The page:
A Guys Guide to Hormonal Contraception
While gearing up with a condom is the only measure guys can take to prevent pregnancy, girls have a few more options. Perhaps you heard of “the pill” or “the patch.” But if you’re having sex – or even thinking about having sex – hearing about “the pill” and “the patch” isn’t good enough. You have to understand what “the pill” and “the patch” are, what their limitations are, and what you can do to adapt to those limitations.
“The pill,” and “the patch,” are types of hormonal contraception. These types of contraception are available only with a prescription.
Unlike condoms and other barrier contraception that work by blocking the transfer of fluids between partners, if used correctly, hormonal contraception works by releasing hormones into the bloodstream. Hormones are chemicals made by our bodies and a certain amount of certain hormones will prevent a woman from ovulating and make it difficult for sperm to enter the uterus. Without ovulation and without sperm entering the uterus, a woman cannot get pregnant. In some women, some hormonal birth control methods also reduce acne, the risk for some cancers and symptoms and complications resulting from menstruation.
It’s important to remember that hormonal contraception does not protect from STDs. So even if your partner is on “the pill” or “the patch,” you should still use a condom.
Here’s a rundown on hormonal contraception (women use only one of these methods at a time):
- The pill: Birth control pills must be taken every day and certain birth control pills must be taken at the same time every day to effectively reduce the chances of pregnancy.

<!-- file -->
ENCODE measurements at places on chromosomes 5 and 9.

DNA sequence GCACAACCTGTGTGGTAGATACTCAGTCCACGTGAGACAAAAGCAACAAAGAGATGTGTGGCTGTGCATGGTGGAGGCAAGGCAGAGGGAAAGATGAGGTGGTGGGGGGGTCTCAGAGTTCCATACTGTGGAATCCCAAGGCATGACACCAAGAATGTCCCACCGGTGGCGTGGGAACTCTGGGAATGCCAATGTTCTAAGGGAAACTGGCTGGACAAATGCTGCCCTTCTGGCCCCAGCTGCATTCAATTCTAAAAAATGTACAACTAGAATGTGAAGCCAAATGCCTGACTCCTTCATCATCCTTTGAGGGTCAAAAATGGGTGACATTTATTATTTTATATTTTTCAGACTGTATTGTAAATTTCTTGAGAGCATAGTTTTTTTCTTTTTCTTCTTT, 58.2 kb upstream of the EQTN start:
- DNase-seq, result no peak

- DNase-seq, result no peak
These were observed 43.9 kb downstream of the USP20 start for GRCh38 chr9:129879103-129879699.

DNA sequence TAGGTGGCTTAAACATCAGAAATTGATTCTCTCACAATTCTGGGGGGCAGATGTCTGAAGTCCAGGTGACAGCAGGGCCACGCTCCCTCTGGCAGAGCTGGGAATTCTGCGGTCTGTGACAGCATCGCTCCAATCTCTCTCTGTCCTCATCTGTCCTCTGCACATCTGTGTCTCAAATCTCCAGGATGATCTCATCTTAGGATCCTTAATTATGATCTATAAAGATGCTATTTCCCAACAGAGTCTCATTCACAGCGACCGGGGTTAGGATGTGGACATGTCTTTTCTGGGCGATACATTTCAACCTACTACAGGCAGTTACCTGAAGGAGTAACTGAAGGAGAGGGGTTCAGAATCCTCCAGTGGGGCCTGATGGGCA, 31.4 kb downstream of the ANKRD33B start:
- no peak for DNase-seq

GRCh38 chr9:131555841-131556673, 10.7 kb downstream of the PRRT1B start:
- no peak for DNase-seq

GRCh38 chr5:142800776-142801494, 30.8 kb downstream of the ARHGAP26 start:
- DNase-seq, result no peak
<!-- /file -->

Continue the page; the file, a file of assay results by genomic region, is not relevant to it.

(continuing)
- The patch: The patch is worn directly on the torso, abdomen, upper arm or buttocks for week long periods. A new patch must be applied immediately after patch is removed to effectively reduce the chances of pregnancy.
- The ring: A vaginal contraception ring is a ring of about two inches around that is self-inserted in the vagina and left in place for three weeks. A new ring must be inserted one week after a ring is removed to effectively reduce the chances of pregnancy.
- The shot: An injection of the hormone progestin reduces the risk of pregnancy for three months. After three months, another shot is needed to effectively reduce the risk of pregnancy.
For hormonal contraception to protect against pregnancy, it must be used correctly. The bottom line: Because hormonal contraception is not currently available for men, the only way for a man to be sure he’s preventing pregnancy is to use a condom. And even if hormonal contraception is used correctly, using a condom further reduces the chance of pregnancy – and, unlike hormonal contraception, protects against STDs, too.
In addition to hormonal contraception, women have the option of preventing pregnancy with barrier methods, long-term implanted devices and emergency contraception. These methods, like hormonal contraception, do not protect against STDs. That’s why it’s important to always use a condom.
Now that you know about different contraception methods, plan a visit to one of our reproductive health centers. While having sex won’t make you any more of a man, if you are having sex, using condoms and getting screened for STDs regularly will.